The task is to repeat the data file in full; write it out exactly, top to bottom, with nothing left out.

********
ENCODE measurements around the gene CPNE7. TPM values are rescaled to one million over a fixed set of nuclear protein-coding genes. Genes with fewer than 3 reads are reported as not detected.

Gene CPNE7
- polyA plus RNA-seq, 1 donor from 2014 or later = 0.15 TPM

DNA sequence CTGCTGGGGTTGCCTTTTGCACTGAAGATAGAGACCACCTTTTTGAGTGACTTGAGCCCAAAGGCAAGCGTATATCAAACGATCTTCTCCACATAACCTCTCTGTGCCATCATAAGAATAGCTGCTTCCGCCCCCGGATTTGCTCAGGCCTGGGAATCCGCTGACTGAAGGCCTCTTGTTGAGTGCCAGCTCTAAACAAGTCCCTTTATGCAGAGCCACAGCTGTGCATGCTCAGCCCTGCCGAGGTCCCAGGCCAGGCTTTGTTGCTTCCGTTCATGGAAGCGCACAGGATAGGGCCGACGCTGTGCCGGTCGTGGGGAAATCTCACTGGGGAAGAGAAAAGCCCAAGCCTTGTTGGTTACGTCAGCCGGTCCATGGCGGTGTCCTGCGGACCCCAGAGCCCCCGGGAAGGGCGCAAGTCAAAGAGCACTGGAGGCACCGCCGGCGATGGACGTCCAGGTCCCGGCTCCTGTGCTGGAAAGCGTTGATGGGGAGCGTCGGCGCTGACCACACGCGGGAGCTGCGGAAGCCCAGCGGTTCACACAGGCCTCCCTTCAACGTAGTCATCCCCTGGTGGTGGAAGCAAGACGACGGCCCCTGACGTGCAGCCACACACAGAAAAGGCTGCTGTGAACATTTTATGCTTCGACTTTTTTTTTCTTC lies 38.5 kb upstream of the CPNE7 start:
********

ENCODE measurements around the gene CPNE7. TPM values are rescaled to one million over a fixed set of nuclear protein-coding genes. Genes with fewer than 3 reads are reported as not detected.

Gene CPNE7
- polyA plus RNA-seq, 1 donor from 2014 or later = 0.15 TPM

DNA sequence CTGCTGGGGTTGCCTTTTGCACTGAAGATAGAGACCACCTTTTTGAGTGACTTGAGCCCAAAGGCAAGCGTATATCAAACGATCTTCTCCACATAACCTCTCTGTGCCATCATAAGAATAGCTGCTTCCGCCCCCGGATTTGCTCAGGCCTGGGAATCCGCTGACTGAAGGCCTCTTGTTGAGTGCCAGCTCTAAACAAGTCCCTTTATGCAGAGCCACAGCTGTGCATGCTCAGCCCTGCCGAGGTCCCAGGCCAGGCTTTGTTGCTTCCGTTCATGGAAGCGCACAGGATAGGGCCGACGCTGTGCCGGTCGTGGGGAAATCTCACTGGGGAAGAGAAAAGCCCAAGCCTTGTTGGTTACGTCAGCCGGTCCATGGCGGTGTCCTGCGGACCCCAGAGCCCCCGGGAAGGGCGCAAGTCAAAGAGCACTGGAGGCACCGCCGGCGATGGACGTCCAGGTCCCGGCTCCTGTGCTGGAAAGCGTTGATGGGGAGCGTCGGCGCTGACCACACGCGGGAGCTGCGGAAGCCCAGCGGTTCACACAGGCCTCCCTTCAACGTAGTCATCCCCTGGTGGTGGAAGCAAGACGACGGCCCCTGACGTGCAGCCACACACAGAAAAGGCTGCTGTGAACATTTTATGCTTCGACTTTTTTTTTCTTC lies 38.5 kb upstream of the CPNE7 start: